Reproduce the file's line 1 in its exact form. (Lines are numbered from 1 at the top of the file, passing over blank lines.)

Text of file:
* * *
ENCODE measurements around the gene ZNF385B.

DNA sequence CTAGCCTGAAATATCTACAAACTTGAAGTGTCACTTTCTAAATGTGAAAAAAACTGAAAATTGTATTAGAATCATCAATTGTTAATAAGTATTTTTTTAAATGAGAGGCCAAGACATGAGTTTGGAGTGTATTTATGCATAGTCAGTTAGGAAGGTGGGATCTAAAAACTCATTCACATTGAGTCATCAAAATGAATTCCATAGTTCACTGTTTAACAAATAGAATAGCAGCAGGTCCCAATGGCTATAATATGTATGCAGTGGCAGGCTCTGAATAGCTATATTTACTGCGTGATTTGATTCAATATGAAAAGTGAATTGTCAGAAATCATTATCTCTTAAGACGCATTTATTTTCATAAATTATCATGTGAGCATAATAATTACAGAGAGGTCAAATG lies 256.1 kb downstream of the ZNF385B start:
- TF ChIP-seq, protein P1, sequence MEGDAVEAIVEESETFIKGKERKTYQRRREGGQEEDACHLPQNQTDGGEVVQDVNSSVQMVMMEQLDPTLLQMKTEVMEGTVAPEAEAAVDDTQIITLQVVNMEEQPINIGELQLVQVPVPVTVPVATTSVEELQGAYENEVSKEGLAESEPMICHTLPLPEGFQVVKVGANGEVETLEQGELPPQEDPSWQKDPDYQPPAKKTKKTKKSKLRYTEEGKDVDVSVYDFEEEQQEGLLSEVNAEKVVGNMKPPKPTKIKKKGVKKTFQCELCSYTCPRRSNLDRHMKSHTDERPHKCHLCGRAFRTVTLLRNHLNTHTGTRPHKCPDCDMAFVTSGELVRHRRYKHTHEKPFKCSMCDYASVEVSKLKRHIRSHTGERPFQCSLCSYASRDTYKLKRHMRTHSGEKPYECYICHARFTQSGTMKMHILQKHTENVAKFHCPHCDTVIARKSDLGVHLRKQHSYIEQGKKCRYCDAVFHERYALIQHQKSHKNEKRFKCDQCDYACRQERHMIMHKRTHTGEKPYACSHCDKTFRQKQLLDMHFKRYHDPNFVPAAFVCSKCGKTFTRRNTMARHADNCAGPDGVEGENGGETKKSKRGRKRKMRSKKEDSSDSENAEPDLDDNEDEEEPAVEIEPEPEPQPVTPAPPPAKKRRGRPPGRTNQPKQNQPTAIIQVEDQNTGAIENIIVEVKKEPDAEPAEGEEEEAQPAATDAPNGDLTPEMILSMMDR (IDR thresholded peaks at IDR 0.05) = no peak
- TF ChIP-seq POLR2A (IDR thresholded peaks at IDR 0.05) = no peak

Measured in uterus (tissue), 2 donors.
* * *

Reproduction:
ENCODE measurements around the gene ZNF385B.